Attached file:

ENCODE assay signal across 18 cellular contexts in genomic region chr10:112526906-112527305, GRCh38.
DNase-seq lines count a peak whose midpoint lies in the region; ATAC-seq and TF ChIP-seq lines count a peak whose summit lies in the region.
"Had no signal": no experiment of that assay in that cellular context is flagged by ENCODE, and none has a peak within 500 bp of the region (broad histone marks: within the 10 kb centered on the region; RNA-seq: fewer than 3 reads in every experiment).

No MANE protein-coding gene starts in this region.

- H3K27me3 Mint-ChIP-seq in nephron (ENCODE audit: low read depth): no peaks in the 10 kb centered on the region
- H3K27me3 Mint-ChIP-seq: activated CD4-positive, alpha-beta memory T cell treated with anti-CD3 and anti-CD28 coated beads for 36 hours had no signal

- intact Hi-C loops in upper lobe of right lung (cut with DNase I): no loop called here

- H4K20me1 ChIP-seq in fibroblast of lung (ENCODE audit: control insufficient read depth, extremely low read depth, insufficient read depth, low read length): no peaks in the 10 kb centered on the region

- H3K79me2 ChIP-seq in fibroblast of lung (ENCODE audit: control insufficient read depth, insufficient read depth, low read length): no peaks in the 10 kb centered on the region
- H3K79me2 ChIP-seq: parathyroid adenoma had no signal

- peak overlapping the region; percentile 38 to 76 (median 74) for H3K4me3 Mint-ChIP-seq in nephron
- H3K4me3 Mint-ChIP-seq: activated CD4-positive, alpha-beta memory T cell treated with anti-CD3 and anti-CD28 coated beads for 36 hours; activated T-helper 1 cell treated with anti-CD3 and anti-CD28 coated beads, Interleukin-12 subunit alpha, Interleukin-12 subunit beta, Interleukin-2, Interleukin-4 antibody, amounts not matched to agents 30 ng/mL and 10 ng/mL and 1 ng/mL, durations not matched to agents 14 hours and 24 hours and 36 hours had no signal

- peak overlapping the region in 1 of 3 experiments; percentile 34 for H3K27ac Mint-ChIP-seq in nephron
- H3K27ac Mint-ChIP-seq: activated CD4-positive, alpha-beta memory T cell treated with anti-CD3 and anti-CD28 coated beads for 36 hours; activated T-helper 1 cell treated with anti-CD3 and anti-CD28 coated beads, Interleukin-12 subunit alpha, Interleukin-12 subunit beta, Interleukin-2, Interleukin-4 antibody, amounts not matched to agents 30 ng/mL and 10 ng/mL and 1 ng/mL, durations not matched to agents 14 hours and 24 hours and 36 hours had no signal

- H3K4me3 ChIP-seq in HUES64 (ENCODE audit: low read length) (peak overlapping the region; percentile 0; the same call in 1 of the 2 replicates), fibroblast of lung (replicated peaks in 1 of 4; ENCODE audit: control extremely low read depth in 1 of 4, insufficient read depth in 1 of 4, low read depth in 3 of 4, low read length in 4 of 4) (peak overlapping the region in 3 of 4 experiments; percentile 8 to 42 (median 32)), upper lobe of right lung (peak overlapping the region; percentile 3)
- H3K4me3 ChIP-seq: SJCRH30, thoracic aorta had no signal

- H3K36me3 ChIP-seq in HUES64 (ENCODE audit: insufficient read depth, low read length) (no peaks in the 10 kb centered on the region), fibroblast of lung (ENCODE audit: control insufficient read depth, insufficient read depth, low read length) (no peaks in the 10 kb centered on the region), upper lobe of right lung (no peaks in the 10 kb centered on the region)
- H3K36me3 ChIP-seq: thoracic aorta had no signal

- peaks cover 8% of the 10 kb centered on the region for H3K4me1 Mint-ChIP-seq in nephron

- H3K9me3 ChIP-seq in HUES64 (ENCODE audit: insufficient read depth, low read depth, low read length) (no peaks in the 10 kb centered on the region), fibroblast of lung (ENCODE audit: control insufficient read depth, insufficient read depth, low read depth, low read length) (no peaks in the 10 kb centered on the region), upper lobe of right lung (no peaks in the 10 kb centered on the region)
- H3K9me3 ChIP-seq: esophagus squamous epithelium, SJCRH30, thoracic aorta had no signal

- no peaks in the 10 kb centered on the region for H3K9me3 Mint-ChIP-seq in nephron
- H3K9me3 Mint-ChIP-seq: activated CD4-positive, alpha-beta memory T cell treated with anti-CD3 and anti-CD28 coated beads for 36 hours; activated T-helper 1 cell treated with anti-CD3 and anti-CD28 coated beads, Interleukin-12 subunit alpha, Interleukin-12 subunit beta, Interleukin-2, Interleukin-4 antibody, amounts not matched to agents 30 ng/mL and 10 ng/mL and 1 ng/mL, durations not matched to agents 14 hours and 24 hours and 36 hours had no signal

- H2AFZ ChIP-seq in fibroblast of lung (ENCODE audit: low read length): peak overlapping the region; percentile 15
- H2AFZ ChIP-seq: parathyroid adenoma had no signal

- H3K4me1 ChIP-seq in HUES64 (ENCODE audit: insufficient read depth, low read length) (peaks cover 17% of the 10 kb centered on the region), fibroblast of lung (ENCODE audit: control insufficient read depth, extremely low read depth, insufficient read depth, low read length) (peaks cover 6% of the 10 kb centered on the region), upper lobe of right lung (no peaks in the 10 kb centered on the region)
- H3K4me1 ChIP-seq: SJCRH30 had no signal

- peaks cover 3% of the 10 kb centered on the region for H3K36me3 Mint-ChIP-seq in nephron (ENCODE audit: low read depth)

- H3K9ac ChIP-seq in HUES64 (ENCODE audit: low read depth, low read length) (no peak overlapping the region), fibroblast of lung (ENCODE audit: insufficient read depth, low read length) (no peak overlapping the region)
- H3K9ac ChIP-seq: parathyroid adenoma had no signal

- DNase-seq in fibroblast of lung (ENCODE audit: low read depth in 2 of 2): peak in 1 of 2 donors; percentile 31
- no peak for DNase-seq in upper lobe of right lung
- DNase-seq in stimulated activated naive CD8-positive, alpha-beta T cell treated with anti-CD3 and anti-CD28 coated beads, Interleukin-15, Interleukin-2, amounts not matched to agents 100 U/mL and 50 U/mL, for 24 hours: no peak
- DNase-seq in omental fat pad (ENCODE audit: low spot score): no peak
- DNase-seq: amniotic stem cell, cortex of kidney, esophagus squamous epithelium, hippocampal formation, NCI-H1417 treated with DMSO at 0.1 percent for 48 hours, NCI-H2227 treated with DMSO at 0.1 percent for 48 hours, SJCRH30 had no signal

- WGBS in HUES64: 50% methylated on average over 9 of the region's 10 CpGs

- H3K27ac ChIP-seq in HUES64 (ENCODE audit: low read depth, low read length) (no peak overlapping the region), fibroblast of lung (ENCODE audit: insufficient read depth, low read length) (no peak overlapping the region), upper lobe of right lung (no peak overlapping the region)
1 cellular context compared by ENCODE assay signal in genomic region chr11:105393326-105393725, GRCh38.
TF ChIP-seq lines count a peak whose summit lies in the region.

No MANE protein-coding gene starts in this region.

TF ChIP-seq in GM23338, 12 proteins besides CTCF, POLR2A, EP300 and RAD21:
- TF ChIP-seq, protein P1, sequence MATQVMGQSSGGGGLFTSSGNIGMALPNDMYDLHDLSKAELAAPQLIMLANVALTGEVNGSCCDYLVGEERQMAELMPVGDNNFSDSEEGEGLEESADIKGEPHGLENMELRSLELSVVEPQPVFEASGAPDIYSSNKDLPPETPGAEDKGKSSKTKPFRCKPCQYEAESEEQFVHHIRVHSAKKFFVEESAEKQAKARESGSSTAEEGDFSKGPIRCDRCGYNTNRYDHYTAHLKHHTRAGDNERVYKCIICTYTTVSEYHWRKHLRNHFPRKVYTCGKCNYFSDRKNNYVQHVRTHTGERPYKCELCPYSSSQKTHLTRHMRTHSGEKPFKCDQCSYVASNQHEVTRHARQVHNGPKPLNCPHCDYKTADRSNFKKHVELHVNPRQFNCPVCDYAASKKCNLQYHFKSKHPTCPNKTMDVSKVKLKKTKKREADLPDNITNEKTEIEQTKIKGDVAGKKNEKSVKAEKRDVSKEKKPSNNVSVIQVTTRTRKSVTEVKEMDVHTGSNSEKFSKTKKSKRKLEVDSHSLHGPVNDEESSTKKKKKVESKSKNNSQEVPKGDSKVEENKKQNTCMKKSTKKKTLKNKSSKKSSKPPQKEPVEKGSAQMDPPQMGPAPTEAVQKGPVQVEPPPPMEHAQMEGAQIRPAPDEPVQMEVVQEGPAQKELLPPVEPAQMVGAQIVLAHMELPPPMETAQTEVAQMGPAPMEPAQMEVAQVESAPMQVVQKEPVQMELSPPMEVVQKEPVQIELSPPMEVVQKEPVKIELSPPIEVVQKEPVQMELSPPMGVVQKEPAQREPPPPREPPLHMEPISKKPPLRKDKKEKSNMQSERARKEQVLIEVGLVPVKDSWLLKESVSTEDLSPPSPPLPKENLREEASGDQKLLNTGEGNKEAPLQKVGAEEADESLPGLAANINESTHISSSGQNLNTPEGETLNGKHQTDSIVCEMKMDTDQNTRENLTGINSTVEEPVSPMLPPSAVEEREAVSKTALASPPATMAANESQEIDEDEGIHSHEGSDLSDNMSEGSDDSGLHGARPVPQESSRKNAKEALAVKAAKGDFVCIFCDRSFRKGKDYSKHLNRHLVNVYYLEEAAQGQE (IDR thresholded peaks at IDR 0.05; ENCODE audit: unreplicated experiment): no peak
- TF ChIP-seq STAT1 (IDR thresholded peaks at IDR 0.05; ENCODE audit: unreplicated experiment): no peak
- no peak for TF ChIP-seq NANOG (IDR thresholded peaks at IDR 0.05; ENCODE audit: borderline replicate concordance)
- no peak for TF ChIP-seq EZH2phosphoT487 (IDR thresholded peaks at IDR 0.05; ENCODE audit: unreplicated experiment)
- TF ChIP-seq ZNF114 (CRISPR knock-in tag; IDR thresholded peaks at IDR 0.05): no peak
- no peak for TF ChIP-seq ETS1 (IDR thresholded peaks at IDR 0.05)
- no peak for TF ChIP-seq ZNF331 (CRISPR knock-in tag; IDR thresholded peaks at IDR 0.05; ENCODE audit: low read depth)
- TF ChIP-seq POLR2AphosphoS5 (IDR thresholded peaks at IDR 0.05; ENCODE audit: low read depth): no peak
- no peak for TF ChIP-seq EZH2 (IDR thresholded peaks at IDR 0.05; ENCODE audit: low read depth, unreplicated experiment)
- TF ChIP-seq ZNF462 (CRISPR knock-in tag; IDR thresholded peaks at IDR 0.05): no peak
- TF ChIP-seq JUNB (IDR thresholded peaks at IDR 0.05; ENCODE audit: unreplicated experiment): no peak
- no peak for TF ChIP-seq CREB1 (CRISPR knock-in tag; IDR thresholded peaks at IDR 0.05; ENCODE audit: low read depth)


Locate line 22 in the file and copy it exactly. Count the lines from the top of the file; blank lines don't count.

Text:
- no peaks in the 10 kb centered on the region for H3K9me3 Mint-ChIP-seq in nephron